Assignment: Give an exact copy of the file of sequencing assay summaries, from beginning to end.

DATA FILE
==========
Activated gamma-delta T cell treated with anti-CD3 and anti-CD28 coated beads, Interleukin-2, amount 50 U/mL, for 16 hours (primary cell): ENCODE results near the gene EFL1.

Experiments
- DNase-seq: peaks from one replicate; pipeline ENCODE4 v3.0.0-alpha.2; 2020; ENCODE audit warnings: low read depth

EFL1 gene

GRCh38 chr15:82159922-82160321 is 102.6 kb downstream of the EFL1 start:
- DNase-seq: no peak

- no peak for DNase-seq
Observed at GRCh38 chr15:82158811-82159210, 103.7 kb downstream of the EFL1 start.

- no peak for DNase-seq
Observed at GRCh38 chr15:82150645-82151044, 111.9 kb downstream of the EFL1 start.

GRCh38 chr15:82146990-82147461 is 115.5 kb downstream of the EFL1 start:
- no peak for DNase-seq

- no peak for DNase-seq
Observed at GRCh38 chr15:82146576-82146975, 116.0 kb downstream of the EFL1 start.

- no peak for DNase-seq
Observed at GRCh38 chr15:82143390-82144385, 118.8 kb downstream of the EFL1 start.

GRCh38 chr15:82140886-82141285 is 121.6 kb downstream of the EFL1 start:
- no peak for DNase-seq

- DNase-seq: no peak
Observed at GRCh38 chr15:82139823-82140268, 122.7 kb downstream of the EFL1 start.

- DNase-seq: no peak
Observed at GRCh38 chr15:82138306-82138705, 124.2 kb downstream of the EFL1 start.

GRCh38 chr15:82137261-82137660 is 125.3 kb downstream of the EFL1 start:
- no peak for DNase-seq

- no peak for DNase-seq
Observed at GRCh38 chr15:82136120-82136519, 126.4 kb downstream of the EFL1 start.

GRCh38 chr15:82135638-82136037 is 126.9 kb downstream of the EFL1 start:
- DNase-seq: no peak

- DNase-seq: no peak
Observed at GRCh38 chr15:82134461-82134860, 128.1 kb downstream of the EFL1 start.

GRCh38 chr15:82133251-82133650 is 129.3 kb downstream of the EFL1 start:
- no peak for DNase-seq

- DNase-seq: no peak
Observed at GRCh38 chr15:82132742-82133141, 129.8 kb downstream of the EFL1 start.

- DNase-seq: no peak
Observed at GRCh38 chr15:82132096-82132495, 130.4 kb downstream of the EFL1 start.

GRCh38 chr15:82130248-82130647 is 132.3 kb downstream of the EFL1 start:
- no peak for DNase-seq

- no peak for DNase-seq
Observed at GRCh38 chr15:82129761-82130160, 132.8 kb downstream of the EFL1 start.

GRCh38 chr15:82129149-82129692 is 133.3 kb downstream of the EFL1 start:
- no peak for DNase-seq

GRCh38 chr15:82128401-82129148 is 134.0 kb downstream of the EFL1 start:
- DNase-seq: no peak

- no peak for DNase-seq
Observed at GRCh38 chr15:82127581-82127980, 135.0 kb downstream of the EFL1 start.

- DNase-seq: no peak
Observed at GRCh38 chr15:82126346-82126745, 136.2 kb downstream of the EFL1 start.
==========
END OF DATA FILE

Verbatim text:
Activated gamma-delta T cell treated with anti-CD3 and anti-CD28 coated beads, Interleukin-2, amount 50 U/mL, for 16 hours (primary cell): ENCODE results near the gene EFL1.

Experiments
- DNase-seq: peaks from one replicate; pipeline ENCODE4 v3.0.0-alpha.2; 2020; ENCODE audit warnings: low read depth

EFL1 gene

GRCh38 chr15:82159922-82160321 is 102.6 kb downstream of the EFL1 start:
- DNase-seq: no peak

- no peak for DNase-seq
Observed at GRCh38 chr15:82158811-82159210, 103.7 kb downstream of the EFL1 start.

- no peak for DNase-seq
Observed at GRCh38 chr15:82150645-82151044, 111.9 kb downstream of the EFL1 start.

GRCh38 chr15:82146990-82147461 is 115.5 kb downstream of the EFL1 start:
- no peak for DNase-seq

- no peak for DNase-seq
Observed at GRCh38 chr15:82146576-82146975, 116.0 kb downstream of the EFL1 start.

- no peak for DNase-seq
Observed at GRCh38 chr15:82143390-82144385, 118.8 kb downstream of the EFL1 start.

GRCh38 chr15:82140886-82141285 is 121.6 kb downstream of the EFL1 start:
- no peak for DNase-seq

- DNase-seq: no peak
Observed at GRCh38 chr15:82139823-82140268, 122.7 kb downstream of the EFL1 start.

- DNase-seq: no peak
Observed at GRCh38 chr15:82138306-82138705, 124.2 kb downstream of the EFL1 start.

GRCh38 chr15:82137261-82137660 is 125.3 kb downstream of the EFL1 start:
- no peak for DNase-seq

- no peak for DNase-seq
Observed at GRCh38 chr15:82136120-82136519, 126.4 kb downstream of the EFL1 start.

GRCh38 chr15:82135638-82136037 is 126.9 kb downstream of the EFL1 start:
- DNase-seq: no peak

- DNase-seq: no peak
Observed at GRCh38 chr15:82134461-82134860, 128.1 kb downstream of the EFL1 start.

GRCh38 chr15:82133251-82133650 is 129.3 kb downstream of the EFL1 start:
- no peak for DNase-seq

- DNase-seq: no peak
Observed at GRCh38 chr15:82132742-82133141, 129.8 kb downstream of the EFL1 start.

- DNase-seq: no peak
Observed at GRCh38 chr15:82132096-82132495, 130.4 kb downstream of the EFL1 start.

GRCh38 chr15:82130248-82130647 is 132.3 kb downstream of the EFL1 start:
- no peak for DNase-seq

- no peak for DNase-seq
Observed at GRCh38 chr15:82129761-82130160, 132.8 kb downstream of the EFL1 start.

GRCh38 chr15:82129149-82129692 is 133.3 kb downstream of the EFL1 start:
- no peak for DNase-seq

GRCh38 chr15:82128401-82129148 is 134.0 kb downstream of the EFL1 start:
- DNase-seq: no peak

- no peak for DNase-seq
Observed at GRCh38 chr15:82127581-82127980, 135.0 kb downstream of the EFL1 start.

- DNase-seq: no peak
Observed at GRCh38 chr15:82126346-82126745, 136.2 kb downstream of the EFL1 start.